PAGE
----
François Perroux(redirected from Francois Perroux)
Born Dec. 12, 1903, in Lyons. French economist; representative of the sociological school in bourgeois political economy.
Since 1928, Perroux has been a professor of political economy at higher educational institutions in Lyons and Paris. He is the founder and director of a number of economic research institutes. Perroux’s idealist world view combines the ideas of moralizing Christianity, Saint-Simonism, the modern sociological theory of institutions, and technocratic pragmatism.
Perroux’s economic theory includes the principles of the dominating economy, harmonized growth, and the universal economy. According to Perroux, the effect of domination, which consists of a change in the substance and forms of relations between economic units, leads to a polarization of space around a sector pole of growth in which the economic units behave as parts of a single whole (the macrounit). As a result, spontaneous “aggressive” competition disappears, and the overall efficiency of actions of partners increases. The logic of evolution of the dominating economy impels the state to follow an anticyclical policy and to draw up long-term programs that will generate economic development at maximum rates (harmonized growth). This harmonization is achieved by social dialogue, leading to a consensus among entrepreneurs, workers, consumers, and others on programs of development. The goal of harmonized growth, according to Perroux, is to transform present capitalist society into a society of social harmony, an ideal encompassed by the concept of the universal economy. In such a society, not only the growth rate and structure of production but even the basic principles of organization of the economy and society (social rules, legal institutions, and the like) will be subordinate to the requirement of maximum economic rationality.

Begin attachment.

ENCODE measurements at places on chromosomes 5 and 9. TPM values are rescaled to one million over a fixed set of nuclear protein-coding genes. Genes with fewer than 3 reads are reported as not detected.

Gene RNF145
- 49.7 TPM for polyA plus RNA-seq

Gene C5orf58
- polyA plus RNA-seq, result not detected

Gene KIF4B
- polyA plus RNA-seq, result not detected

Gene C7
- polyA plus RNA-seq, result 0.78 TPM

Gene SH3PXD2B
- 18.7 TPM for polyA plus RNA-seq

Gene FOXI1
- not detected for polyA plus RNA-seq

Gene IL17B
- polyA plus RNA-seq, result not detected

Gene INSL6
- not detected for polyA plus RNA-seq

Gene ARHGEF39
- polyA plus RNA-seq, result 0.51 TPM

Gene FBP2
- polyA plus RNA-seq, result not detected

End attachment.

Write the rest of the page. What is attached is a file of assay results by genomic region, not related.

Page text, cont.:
Perroux’s approach to many problems is contradictory. He shifts from condemnation to justification of monopolies, and his idealistic conception of a society of social harmony coexists with pragmatic recommendations for a policy of strict control of wages and limitation of the consumer demands in the interests of lowering production costs. His critique of society is limited to proposals to “improve” capitalism. Perroux’s theory serves to justify the policy of French bourgeois reformism and social manipulation and promotes illusions concerning the possibility of building a society of abundance and justice on the basis of state-monopoly capitalism.
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E. P. RUSAKOV